As far as developing and marketing the sport, I think this is fairly simple, you need media / television to generate commercial revenue and you can only get this by creating excitement. Unfortunately creating excitement is not something many governing bodies excel at because too much energy goes into governance activities that speak to the average. We don’t need to worry about the platform, the sport can be incredibly exciting and we have the ultimate platform in the Olympics. What we need is performance. Once you have performance, you have excitement and the rest will fall into place.
It sounds simple, but in practice it isn’t. Each decision we make affects all future decisions and ultimately mediocrity begets mediocrity. It takes a very confident and focused organization to take positions that don’t always appeal to the majority. In the UK under Charles Van Commenee’s leadership we made brave decisions every day. We weren’t right all the time, but in the end we initiated a great deal of positive change, and that was particularly apparent within coaching and development.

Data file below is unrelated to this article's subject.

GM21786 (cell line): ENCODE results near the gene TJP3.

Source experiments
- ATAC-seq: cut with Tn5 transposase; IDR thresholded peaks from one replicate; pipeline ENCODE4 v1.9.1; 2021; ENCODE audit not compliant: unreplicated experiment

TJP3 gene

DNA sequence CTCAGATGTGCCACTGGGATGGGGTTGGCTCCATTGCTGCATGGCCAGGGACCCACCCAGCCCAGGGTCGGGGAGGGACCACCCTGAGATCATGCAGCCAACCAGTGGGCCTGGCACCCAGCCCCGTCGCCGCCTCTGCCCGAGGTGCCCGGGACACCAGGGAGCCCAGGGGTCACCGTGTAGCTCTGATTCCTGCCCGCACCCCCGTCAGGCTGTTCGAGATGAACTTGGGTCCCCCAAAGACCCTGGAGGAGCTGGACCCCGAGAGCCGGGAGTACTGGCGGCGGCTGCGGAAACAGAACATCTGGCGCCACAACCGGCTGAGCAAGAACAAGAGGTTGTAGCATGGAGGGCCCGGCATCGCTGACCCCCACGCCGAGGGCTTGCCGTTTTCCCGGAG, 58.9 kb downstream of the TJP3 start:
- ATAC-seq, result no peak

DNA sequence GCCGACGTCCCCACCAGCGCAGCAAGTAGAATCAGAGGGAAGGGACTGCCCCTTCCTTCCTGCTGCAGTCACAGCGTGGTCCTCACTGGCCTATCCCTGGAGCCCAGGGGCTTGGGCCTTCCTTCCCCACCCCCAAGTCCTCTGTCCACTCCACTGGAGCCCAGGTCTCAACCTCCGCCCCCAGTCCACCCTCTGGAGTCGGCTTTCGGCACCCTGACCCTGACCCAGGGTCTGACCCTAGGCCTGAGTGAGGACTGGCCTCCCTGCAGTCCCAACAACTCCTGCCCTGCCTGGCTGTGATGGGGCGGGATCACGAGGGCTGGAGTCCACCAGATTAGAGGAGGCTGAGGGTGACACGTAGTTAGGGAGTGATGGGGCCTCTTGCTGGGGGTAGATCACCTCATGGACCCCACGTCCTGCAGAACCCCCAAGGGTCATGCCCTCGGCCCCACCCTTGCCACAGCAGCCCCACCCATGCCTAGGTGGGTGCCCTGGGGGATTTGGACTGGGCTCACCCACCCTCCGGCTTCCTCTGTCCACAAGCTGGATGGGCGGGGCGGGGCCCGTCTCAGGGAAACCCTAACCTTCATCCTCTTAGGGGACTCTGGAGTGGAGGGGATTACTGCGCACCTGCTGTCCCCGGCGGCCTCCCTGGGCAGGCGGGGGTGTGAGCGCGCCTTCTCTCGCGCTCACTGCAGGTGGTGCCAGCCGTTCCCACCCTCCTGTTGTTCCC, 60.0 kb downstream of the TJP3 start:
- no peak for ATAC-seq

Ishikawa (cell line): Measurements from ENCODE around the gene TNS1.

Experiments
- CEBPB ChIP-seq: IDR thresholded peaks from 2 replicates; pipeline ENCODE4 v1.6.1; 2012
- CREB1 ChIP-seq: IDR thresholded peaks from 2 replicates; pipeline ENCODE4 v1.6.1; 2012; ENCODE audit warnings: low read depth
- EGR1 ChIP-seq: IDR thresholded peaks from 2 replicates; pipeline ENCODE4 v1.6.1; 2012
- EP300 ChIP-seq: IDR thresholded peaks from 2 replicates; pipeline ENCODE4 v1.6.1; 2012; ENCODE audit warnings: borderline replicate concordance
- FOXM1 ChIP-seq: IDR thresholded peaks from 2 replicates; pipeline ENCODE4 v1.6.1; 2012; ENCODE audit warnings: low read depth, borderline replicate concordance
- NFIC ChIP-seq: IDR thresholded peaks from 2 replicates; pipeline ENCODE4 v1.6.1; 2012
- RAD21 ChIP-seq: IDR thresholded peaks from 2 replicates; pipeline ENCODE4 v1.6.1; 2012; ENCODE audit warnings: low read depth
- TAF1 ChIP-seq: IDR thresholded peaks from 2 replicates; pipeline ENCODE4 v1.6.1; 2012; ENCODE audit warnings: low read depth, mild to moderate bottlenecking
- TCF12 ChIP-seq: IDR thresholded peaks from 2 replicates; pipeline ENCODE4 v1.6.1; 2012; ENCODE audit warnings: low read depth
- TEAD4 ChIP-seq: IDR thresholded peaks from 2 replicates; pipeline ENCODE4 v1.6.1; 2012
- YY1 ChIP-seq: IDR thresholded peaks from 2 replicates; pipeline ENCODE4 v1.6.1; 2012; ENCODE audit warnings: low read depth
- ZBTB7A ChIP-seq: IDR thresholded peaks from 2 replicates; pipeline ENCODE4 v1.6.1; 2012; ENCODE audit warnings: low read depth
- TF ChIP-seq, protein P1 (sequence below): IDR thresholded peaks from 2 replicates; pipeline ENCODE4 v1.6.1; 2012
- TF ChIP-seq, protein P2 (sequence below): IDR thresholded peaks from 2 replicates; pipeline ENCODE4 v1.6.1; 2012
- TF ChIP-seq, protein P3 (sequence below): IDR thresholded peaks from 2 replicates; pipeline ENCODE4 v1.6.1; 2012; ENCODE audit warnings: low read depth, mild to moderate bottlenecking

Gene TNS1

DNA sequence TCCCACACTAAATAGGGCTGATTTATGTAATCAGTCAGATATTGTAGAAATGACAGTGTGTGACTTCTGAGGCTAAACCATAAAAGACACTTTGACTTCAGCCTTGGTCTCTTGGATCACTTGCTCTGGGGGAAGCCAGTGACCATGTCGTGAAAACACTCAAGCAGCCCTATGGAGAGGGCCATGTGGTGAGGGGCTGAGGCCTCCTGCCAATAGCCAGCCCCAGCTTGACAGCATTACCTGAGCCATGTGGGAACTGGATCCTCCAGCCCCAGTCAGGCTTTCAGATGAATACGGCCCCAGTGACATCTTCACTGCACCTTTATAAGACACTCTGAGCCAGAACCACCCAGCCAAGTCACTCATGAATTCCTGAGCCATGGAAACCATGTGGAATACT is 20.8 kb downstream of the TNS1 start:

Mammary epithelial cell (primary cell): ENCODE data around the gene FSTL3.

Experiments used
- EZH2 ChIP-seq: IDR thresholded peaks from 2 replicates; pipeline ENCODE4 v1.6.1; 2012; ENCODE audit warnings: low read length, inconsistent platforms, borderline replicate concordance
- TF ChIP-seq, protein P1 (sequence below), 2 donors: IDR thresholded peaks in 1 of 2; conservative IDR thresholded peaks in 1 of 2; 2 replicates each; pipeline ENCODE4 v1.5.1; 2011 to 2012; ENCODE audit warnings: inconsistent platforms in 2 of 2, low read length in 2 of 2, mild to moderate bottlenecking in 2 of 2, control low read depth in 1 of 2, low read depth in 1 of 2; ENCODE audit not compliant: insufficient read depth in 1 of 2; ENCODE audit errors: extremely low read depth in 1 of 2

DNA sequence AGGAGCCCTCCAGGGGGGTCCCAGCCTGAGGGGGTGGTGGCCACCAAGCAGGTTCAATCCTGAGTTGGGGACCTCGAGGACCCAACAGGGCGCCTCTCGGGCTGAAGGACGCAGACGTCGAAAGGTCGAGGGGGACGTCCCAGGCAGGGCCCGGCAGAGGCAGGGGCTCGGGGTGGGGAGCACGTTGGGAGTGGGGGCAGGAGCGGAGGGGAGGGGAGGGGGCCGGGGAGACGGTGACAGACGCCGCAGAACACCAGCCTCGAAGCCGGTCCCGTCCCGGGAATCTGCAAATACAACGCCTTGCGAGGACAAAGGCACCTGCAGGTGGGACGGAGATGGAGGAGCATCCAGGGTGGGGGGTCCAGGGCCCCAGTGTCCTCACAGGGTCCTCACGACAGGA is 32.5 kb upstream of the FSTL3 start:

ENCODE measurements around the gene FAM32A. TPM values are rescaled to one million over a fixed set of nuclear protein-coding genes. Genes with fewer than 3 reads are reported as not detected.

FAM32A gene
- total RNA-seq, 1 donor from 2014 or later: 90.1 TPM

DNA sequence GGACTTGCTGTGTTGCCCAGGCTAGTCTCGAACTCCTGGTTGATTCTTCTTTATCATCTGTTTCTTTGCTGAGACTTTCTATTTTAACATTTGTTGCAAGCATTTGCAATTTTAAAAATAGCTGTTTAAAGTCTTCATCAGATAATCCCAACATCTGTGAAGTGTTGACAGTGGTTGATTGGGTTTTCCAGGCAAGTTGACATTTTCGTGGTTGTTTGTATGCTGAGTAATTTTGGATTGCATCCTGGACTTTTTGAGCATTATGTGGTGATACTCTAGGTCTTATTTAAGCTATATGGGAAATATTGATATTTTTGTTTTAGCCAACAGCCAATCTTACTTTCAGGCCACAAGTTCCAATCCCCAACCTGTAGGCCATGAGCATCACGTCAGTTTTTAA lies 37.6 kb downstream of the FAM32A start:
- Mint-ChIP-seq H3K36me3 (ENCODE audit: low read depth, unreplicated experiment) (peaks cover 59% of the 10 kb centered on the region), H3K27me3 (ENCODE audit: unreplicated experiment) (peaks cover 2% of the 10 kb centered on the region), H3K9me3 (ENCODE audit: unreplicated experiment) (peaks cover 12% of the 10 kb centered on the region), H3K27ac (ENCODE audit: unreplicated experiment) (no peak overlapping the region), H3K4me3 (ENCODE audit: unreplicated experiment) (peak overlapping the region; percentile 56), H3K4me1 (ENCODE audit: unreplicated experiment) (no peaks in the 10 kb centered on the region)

With regards to athletes attending school and training in the USA, there is no blanket answer to this. I think athletes that mature early can benefit from staying in country when there is a solid performance environment for them to train within. However, we did some research in the UK and many of the athletes that go on to perform at medalist level don’t reveal themselves until they are past the age of 20 so it is impossible for a federation to capture and retain all of the young talent. Ultimately we can’t and shouldn’t try to control every element of the sport. There are always going to be activities outside of our control, so I believe we need to focus our energies in areas where we can make the biggest differences.